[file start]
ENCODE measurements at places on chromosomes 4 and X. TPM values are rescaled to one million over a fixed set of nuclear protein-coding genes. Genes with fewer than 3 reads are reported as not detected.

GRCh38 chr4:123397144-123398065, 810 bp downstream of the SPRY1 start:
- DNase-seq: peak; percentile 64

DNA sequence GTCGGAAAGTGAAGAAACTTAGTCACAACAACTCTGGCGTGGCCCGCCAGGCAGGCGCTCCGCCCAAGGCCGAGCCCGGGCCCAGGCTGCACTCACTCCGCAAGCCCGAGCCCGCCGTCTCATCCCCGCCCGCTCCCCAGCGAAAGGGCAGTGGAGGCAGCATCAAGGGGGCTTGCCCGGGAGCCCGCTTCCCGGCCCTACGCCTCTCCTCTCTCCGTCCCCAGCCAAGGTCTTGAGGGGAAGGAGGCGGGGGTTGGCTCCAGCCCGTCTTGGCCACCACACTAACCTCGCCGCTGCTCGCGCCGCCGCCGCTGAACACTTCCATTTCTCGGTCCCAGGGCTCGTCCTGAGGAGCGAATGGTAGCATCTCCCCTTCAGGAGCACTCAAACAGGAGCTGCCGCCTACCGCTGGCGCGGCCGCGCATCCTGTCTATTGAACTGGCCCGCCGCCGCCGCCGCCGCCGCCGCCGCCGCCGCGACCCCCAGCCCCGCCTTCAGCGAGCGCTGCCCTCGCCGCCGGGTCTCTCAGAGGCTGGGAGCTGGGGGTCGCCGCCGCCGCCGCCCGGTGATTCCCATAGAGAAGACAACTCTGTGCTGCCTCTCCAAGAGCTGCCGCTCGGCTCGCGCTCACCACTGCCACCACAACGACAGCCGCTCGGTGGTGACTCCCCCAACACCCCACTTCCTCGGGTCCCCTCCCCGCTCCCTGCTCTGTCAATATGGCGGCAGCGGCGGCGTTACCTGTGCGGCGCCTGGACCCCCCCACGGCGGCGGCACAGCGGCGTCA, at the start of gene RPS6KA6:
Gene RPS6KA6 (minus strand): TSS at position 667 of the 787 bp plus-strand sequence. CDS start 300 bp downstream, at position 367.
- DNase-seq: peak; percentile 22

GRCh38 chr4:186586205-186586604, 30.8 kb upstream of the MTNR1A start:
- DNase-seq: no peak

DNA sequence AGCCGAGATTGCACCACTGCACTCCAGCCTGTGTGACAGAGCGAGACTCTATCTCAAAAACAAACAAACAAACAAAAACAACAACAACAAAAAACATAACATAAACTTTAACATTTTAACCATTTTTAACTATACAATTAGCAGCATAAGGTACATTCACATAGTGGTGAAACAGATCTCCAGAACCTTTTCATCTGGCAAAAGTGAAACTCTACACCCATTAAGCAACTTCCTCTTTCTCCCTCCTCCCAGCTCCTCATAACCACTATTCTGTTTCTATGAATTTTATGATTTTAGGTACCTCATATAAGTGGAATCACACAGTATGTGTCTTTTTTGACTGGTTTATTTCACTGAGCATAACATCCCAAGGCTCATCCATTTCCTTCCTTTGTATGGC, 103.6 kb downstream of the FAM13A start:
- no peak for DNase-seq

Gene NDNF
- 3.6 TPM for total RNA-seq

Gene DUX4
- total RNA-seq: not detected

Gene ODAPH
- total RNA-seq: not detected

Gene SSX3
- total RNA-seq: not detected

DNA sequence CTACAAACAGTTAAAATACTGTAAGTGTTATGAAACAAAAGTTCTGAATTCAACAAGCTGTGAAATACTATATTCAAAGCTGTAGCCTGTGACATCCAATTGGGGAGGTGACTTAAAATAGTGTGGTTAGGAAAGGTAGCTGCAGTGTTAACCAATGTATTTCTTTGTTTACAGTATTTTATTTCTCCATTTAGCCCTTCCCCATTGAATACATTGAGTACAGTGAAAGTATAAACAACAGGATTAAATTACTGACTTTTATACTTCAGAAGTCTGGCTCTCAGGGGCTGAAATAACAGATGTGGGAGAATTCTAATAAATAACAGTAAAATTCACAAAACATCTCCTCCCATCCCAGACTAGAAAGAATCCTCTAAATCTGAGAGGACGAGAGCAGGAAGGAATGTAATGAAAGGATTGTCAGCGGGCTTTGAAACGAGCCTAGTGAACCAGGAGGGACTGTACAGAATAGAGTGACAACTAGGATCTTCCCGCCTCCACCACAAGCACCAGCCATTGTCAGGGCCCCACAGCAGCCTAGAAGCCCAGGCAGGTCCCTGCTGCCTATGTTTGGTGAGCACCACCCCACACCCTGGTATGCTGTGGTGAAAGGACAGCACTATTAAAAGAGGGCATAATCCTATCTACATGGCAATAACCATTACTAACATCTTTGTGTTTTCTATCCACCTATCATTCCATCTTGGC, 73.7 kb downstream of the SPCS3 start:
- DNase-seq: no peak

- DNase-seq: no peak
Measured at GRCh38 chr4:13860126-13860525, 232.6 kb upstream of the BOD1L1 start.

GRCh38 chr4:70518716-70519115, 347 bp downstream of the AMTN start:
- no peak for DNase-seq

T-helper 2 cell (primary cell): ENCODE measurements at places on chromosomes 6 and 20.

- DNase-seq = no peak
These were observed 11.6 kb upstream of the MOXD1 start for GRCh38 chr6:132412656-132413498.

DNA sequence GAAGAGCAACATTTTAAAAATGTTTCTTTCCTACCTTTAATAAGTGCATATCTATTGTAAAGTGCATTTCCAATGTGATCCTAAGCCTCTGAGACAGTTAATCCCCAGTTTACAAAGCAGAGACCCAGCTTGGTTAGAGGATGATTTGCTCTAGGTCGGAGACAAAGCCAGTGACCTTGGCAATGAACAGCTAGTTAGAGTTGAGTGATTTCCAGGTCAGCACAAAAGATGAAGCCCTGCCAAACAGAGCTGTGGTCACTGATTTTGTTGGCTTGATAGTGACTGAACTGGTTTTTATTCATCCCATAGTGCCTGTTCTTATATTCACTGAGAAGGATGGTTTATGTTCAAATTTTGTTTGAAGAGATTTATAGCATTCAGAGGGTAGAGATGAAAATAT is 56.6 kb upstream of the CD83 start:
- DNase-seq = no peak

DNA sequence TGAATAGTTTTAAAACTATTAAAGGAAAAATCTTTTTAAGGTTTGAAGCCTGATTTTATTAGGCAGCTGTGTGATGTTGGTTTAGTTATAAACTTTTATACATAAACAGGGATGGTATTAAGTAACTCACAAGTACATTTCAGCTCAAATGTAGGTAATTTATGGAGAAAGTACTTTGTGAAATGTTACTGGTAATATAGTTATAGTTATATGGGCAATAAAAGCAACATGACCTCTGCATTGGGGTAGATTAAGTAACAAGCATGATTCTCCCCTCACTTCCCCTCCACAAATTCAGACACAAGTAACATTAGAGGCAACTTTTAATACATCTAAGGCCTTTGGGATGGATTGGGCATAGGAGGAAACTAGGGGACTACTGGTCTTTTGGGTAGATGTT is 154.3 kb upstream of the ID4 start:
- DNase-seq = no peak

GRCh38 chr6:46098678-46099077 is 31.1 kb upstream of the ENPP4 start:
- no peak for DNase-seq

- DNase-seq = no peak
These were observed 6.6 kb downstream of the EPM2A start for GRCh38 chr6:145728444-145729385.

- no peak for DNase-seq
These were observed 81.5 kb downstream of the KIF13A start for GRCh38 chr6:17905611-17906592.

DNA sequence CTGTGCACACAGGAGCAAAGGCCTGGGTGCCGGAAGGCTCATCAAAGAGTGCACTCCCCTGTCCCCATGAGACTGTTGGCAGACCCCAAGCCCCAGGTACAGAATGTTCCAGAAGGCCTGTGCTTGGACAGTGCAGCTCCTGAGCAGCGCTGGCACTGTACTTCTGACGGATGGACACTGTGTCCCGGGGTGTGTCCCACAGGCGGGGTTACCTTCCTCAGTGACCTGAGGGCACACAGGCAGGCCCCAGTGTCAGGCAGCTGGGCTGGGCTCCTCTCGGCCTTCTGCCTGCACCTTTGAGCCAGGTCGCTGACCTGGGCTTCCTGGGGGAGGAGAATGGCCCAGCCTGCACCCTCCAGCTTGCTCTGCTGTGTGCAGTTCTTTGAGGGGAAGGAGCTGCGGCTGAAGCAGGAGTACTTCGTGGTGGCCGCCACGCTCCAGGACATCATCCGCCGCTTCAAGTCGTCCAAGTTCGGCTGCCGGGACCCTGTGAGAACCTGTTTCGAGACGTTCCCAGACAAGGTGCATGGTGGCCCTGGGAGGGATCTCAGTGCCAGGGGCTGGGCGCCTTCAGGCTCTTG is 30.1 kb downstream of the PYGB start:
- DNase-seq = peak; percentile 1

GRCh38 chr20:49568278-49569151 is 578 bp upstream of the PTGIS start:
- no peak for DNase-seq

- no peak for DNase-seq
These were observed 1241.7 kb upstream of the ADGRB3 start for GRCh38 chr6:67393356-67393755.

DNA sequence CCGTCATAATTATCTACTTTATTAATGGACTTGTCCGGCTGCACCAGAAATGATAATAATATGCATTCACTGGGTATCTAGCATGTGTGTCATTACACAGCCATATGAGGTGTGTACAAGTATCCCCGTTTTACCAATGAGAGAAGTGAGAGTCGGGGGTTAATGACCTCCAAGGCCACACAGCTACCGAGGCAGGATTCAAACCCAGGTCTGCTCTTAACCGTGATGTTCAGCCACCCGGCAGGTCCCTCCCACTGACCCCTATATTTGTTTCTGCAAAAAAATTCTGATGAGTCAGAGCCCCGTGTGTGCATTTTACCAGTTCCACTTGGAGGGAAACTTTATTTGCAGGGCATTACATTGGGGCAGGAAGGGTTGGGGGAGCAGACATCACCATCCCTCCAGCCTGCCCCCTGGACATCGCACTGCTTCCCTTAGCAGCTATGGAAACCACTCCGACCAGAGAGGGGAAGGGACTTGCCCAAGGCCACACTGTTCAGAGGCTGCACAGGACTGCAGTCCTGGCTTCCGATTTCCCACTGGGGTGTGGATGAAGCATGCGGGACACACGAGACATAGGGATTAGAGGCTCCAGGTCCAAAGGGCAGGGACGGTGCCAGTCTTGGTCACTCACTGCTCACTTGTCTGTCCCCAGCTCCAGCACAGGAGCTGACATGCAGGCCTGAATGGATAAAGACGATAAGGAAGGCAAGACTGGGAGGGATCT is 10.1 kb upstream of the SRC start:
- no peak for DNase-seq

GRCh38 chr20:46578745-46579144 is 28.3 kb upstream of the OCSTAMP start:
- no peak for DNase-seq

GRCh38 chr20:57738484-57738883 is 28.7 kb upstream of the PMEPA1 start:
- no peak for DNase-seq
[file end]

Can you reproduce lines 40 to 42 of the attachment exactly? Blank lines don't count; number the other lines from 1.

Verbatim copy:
GRCh38 chr20:49568278-49569151 is 578 bp upstream of the PTGIS start:
- no peak for DNase-seq

- no peak for DNase-seq